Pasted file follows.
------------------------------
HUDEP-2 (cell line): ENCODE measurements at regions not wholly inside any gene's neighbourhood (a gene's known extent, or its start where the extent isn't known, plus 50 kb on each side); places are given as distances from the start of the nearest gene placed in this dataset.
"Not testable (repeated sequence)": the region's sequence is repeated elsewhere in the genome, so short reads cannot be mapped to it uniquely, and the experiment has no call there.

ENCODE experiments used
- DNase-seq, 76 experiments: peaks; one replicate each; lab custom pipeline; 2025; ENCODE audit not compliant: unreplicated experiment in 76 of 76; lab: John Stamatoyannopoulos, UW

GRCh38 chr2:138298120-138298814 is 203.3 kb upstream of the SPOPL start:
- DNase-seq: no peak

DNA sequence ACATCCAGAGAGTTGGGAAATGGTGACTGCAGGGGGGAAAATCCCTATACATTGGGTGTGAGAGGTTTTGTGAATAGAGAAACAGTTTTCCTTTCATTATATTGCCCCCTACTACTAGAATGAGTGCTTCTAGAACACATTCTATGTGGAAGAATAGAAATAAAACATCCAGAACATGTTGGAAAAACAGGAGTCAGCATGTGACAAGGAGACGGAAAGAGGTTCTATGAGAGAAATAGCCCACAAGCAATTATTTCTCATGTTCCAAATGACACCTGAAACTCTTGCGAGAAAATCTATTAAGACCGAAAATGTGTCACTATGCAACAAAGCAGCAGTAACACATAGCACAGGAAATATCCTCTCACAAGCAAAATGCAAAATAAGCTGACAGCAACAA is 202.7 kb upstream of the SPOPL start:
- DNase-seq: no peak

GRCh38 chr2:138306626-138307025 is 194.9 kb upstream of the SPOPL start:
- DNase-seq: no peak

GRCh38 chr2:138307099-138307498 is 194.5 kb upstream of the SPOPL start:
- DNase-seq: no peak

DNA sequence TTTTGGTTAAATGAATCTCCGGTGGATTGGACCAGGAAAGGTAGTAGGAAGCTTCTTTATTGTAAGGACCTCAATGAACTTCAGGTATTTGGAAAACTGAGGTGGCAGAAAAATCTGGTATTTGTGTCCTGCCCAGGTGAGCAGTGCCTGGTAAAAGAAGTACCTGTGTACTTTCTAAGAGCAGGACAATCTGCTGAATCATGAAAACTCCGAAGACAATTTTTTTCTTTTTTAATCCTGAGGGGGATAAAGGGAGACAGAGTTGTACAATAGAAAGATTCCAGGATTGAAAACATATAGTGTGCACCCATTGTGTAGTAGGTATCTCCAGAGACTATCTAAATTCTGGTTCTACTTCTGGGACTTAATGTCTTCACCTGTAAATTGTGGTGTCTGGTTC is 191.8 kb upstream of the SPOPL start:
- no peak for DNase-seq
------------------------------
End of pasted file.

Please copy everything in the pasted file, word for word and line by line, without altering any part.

HUDEP-2 (cell line): ENCODE measurements at regions not wholly inside any gene's neighbourhood (a gene's known extent, or its start where the extent isn't known, plus 50 kb on each side); places are given as distances from the start of the nearest gene placed in this dataset.
"Not testable (repeated sequence)": the region's sequence is repeated elsewhere in the genome, so short reads cannot be mapped to it uniquely, and the experiment has no call there.

ENCODE experiments used
- DNase-seq, 76 experiments: peaks; one replicate each; lab custom pipeline; 2025; ENCODE audit not compliant: unreplicated experiment in 76 of 76; lab: John Stamatoyannopoulos, UW

GRCh38 chr2:138298120-138298814 is 203.3 kb upstream of the SPOPL start:
- DNase-seq: no peak

DNA sequence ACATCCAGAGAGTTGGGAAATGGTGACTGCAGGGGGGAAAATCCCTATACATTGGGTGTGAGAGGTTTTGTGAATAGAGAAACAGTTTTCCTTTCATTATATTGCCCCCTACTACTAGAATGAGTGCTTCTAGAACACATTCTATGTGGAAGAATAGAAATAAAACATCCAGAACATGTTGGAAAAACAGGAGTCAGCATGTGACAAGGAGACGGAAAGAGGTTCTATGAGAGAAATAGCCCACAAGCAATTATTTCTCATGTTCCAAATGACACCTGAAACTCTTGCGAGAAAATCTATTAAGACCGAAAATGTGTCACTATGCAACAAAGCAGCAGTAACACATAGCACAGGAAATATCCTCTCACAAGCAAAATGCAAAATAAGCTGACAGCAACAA is 202.7 kb upstream of the SPOPL start:
- DNase-seq: no peak

GRCh38 chr2:138306626-138307025 is 194.9 kb upstream of the SPOPL start:
- DNase-seq: no peak

GRCh38 chr2:138307099-138307498 is 194.5 kb upstream of the SPOPL start:
- DNase-seq: no peak

DNA sequence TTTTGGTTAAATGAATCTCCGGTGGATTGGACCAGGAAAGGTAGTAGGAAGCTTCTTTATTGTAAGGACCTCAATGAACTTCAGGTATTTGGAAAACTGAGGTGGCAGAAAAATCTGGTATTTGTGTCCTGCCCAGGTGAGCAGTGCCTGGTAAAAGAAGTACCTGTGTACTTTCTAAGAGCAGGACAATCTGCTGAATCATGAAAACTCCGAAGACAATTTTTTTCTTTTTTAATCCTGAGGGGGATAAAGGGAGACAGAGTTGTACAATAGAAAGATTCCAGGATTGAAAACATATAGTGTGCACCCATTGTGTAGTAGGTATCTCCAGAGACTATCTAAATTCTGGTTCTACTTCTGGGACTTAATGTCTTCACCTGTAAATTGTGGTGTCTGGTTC is 191.8 kb upstream of the SPOPL start:
- no peak for DNase-seq